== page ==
These two novellas feature the crusader, Nial O'Gordon, and they are a poetic peak. Lamb was in his best form with these two short stories. They are grand advetures with a somber undercurrent, full of beautiful descriptive passages. Alas, they were the last work Lamb ever wrote for Adventure magazine.
They are reprinted in the Bison collection Swords From the West.
Abdul Dost is a Mansabdar, or officer, in the army of the Mogul, one of the finest swordsmen in Hindustan and a devout Moslem. In these five tales he joins forces with an English merchant, Sir Weyand, and fights for the honor of his liege lord, Shirzad Mir. The tales are very closely interlinked, one following on the heels of the next, culminating in the novel-length "Ameer of the Sea." They begin with the meeting of Abdul Dost and Sir Weyand, who team up to free Shirzad Mir from the dungeons of Jani Beg, an Uzbek lord. By the end of the cycle the three have regained the lands of Shirzad Mir, restored honor to his name, and forged a valuable trade agreement between Sir Weyand's home, England, and Jahangir, Mogul of India. Fine, swashbuckling tales, ranking up there in enjoyment with the Khlit stories.
Abdul Dost later teams up with Khlit the Cossack in four more stories; "Law of Fire," "The Bride of Jagannath," "The Masterpiece of Death," and "The Curved Sword."
All of these stories have now been reprinted in the Bison collection Warriors of the Steppes.
Babar is also known as Babur the Tiger, the first Mogul of India. Lamb later wrote a biography of Babur. The Mogul kept a very detailed journal of his life that's supposed to be entertaining reading. In it Babur apparently recorded both successes and failures fairly honestly. These two novellas are closely based around these memoirs--Lamb gives Babur joint credit for the composition of them. Because they deal with the entire span of a man's life, these novellas are broad and scope and not as riveting as Lamb's usual fiction, but they are nonetheless fascinating, especially as the events described really happened. If Lamb had invented some of the coincidences that befell Babur it would read like amateurish plot contrivance. Babar was not only shrewd--he was very lucky!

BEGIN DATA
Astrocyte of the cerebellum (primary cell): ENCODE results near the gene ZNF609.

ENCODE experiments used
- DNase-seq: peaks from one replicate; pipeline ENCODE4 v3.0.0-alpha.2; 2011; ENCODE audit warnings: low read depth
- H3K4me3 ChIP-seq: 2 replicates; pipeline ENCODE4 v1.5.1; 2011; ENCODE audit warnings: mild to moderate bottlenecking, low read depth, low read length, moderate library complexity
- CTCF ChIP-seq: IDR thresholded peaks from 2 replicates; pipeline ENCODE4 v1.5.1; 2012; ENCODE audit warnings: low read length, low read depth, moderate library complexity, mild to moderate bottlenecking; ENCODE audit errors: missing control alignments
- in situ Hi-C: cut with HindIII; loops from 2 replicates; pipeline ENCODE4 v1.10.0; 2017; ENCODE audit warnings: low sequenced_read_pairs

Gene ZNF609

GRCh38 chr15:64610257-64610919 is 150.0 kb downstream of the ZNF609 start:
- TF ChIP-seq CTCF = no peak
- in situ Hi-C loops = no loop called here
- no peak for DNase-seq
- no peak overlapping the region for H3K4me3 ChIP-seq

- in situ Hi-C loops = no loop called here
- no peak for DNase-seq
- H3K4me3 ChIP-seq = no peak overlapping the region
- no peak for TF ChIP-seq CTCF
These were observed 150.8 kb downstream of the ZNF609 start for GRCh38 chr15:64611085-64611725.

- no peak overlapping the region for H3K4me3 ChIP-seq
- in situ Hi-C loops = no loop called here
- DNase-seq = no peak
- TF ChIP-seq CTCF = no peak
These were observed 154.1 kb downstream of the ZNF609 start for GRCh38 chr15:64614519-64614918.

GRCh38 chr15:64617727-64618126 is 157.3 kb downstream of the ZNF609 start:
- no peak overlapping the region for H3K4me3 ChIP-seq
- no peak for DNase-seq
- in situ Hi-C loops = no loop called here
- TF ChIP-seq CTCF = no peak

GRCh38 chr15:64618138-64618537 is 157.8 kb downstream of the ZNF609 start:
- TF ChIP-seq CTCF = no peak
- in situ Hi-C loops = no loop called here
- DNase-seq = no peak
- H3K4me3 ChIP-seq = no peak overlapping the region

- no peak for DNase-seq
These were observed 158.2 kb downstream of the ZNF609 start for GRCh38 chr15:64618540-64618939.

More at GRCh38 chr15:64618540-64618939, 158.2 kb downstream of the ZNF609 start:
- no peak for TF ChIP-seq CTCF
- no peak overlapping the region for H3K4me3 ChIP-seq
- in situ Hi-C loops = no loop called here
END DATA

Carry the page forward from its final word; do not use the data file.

Both of the Babar stories will be printed in the Bison collection Swords From the East.
These three novellas feature an Arab warrior turned physician and his journeys through India. Of the three, "Light of the Palace" was a real standout, but they are all enjoyable. "The Guest of Karadak" deals with a matter of honor between a visiting Prince and some ancient enemies, "The Road to Kandahar" with a city threatened by rebels, and "Light of the Palace" with one of Lamb's favorite subjects, Nur Mahal.
All three stories are reprinted in the Bison collection Swords From the Desert.
Did you know that John Paul Jones became a Russian Admiral after his service in the Colonial Navy? I didn't. Lamb fictionalized Jones' experience in the Russian navy in these two stories, "Forward," a novella, and "The Sword of Honor," a novel. "Forward" concerns itself with Jones' arrival in Russia and the machinations of the Russian aristocracy to keep him from command. It's full of non-stop action, but leaves less time for the characters than is usual with Lamb.
"The Sword of Honor" concerns Jones' escapades against the Turks despite the incompetence of the Russian commanding officers, who are plotting to gain favor in court rather than win the war. As with "Forward," the characterization wasn't as strong as Lamb at his best, but there are a number of nice moments, and it is absolutely action packed.
Both novellas will be reprinted in the Bison collection Swords From the Sea.